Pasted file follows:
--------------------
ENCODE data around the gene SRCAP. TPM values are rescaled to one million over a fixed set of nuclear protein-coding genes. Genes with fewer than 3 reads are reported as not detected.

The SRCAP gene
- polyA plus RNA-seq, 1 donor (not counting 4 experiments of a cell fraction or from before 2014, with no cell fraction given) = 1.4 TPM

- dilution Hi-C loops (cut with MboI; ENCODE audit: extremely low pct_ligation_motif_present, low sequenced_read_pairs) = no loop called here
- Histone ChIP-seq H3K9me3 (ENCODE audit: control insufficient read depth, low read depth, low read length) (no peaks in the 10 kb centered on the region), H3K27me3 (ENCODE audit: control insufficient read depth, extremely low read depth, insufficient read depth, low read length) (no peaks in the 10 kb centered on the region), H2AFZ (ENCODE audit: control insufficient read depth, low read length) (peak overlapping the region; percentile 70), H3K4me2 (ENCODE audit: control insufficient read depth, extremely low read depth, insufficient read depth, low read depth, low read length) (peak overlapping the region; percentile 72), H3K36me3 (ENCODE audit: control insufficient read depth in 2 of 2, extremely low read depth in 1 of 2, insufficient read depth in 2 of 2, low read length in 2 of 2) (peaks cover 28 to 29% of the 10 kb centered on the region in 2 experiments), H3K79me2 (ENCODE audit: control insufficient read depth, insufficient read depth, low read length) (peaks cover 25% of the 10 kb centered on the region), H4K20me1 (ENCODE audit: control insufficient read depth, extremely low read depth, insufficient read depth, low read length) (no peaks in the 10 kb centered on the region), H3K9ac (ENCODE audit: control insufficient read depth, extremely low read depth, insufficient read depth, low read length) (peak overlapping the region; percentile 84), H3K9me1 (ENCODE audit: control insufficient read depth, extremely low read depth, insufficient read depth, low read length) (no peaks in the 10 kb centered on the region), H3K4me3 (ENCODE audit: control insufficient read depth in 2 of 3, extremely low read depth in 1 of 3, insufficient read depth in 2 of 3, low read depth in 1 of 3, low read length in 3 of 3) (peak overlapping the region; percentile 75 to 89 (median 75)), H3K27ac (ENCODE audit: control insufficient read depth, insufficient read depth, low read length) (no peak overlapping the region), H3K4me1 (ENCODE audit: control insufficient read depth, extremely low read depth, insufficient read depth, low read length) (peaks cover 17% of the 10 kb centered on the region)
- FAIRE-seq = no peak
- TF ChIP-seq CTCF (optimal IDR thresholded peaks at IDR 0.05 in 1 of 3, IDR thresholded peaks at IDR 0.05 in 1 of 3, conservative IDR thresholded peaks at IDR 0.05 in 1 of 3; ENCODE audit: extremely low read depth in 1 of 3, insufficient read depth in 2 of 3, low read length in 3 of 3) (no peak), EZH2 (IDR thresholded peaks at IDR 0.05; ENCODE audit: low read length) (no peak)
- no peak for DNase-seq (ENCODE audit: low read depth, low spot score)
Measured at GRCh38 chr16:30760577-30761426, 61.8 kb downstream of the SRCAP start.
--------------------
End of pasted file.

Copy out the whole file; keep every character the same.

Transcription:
ENCODE data around the gene SRCAP. TPM values are rescaled to one million over a fixed set of nuclear protein-coding genes. Genes with fewer than 3 reads are reported as not detected.

The SRCAP gene
- polyA plus RNA-seq, 1 donor (not counting 4 experiments of a cell fraction or from before 2014, with no cell fraction given) = 1.4 TPM

- dilution Hi-C loops (cut with MboI; ENCODE audit: extremely low pct_ligation_motif_present, low sequenced_read_pairs) = no loop called here
- Histone ChIP-seq H3K9me3 (ENCODE audit: control insufficient read depth, low read depth, low read length) (no peaks in the 10 kb centered on the region), H3K27me3 (ENCODE audit: control insufficient read depth, extremely low read depth, insufficient read depth, low read length) (no peaks in the 10 kb centered on the region), H2AFZ (ENCODE audit: control insufficient read depth, low read length) (peak overlapping the region; percentile 70), H3K4me2 (ENCODE audit: control insufficient read depth, extremely low read depth, insufficient read depth, low read depth, low read length) (peak overlapping the region; percentile 72), H3K36me3 (ENCODE audit: control insufficient read depth in 2 of 2, extremely low read depth in 1 of 2, insufficient read depth in 2 of 2, low read length in 2 of 2) (peaks cover 28 to 29% of the 10 kb centered on the region in 2 experiments), H3K79me2 (ENCODE audit: control insufficient read depth, insufficient read depth, low read length) (peaks cover 25% of the 10 kb centered on the region), H4K20me1 (ENCODE audit: control insufficient read depth, extremely low read depth, insufficient read depth, low read length) (no peaks in the 10 kb centered on the region), H3K9ac (ENCODE audit: control insufficient read depth, extremely low read depth, insufficient read depth, low read length) (peak overlapping the region; percentile 84), H3K9me1 (ENCODE audit: control insufficient read depth, extremely low read depth, insufficient read depth, low read length) (no peaks in the 10 kb centered on the region), H3K4me3 (ENCODE audit: control insufficient read depth in 2 of 3, extremely low read depth in 1 of 3, insufficient read depth in 2 of 3, low read depth in 1 of 3, low read length in 3 of 3) (peak overlapping the region; percentile 75 to 89 (median 75)), H3K27ac (ENCODE audit: control insufficient read depth, insufficient read depth, low read length) (no peak overlapping the region), H3K4me1 (ENCODE audit: control insufficient read depth, extremely low read depth, insufficient read depth, low read length) (peaks cover 17% of the 10 kb centered on the region)
- FAIRE-seq = no peak
- TF ChIP-seq CTCF (optimal IDR thresholded peaks at IDR 0.05 in 1 of 3, IDR thresholded peaks at IDR 0.05 in 1 of 3, conservative IDR thresholded peaks at IDR 0.05 in 1 of 3; ENCODE audit: extremely low read depth in 1 of 3, insufficient read depth in 2 of 3, low read length in 3 of 3) (no peak), EZH2 (IDR thresholded peaks at IDR 0.05; ENCODE audit: low read length) (no peak)
- no peak for DNase-seq (ENCODE audit: low read depth, low spot score)
Measured at GRCh38 chr16:30760577-30761426, 61.8 kb downstream of the SRCAP start.